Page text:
Pit nutter Adam Goldfarb, who heads up the Pets at Risk program at the Humane Society of the United States (HSUS), likes to point out to media members as often as possible that one is more likely to be killed by a “bolt of lightning than by a dog“. A Google Search of “lightening kills adam goldfarb” yields numerous results.
Shortly after Goldfarb’s statement was picked up by media sources, a respected member of the human-animal bond community, Dr. Alan M. Beck, wrote a letter that was published in Animal People Sept 09. Beck’s letter addresses many issues including how Goldfarb’s statement minimizes serious and fatal dog attacks.
Dog attack deaths & risk of lightning
In an article in my local newspaper today, a spokesperson for a major humane organization, in an attempt to minimize the risk to the public from dog attacks, is quoted as saying that more people are killed by lightning than dogs.
The National Weather Service said there were 27 lightning deaths as of this date in 2009, 28 in 2008, and 45 in 2007. This reflects the success of efforts to reduce the numbers of deaths from lightning strikes, which have historically killed an average of 73 Americans per year.
The highest number of people ever killed by dogs in one year in the U.S. was 33, in 2007. The average in this decade is more than 20, about double the average of the preceding two decades. Thus the death tolls from lightning and dog attacks are converging.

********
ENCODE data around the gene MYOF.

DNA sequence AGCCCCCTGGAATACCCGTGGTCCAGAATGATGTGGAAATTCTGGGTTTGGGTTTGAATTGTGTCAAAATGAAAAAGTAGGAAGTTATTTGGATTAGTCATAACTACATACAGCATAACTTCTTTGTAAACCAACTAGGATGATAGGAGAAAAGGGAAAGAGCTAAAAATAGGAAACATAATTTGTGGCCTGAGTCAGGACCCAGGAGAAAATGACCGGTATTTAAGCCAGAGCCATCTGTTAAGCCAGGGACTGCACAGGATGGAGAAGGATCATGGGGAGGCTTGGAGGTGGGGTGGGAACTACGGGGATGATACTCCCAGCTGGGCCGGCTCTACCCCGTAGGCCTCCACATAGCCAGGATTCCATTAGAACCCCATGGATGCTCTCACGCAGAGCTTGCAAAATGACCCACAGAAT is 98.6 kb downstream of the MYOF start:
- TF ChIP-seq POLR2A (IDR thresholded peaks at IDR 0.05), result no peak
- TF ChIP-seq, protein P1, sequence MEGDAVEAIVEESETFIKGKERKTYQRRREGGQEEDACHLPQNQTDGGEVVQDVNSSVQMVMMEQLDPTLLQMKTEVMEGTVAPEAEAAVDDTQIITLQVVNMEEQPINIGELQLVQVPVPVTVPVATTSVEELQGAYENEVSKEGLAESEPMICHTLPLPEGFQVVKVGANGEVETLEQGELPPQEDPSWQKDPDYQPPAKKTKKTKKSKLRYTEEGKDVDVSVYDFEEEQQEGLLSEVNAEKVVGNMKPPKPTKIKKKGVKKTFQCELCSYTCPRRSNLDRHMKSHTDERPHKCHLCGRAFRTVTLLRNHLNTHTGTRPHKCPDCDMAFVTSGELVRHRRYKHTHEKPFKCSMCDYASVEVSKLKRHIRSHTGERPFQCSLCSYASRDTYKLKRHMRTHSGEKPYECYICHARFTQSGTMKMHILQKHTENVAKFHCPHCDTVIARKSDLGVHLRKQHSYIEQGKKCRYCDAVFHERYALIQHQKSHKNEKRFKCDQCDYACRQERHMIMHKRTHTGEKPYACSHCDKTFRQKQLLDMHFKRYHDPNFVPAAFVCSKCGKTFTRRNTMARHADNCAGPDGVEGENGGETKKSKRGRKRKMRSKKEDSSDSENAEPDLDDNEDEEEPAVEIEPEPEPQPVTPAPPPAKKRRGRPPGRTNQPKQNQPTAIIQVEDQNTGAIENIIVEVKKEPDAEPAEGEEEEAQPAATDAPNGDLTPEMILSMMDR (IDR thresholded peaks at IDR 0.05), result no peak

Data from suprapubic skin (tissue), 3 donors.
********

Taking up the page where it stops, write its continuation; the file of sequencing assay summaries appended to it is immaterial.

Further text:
The humane society spokesperson failed to point out that even though lightning deaths are rare and becoming fewer, we still do whatever we can to minimize the risk, e.g., clearing public swimming pools during electrical storms, suspending golf games, installing lightning rods, and doing public education.
Attention to any public health risk is influenced by severity, the impacted population, and the economic interests of those affected.
Minimizing rabies has a huge veterinary and pharmaceutical establishment supporting it, so we respond to the disease despite its extremely rare occurrence in the U.S.
Minimizing dog attacks has no such economic support, so we minimize their importance by minimizing perception of the occurrence, even though fatal and disfiguring dog attacks are hundreds of times more common in the U.S. than human cases of rabies.
As they say at the Centers for Disease Control & Prevention, it is naïve to think disease is simply the presence of a pathogen.
Alan M. Beck, Sc.D. Professor & Director
Center for the Human-Animal Bond
School of Veterinary Medicine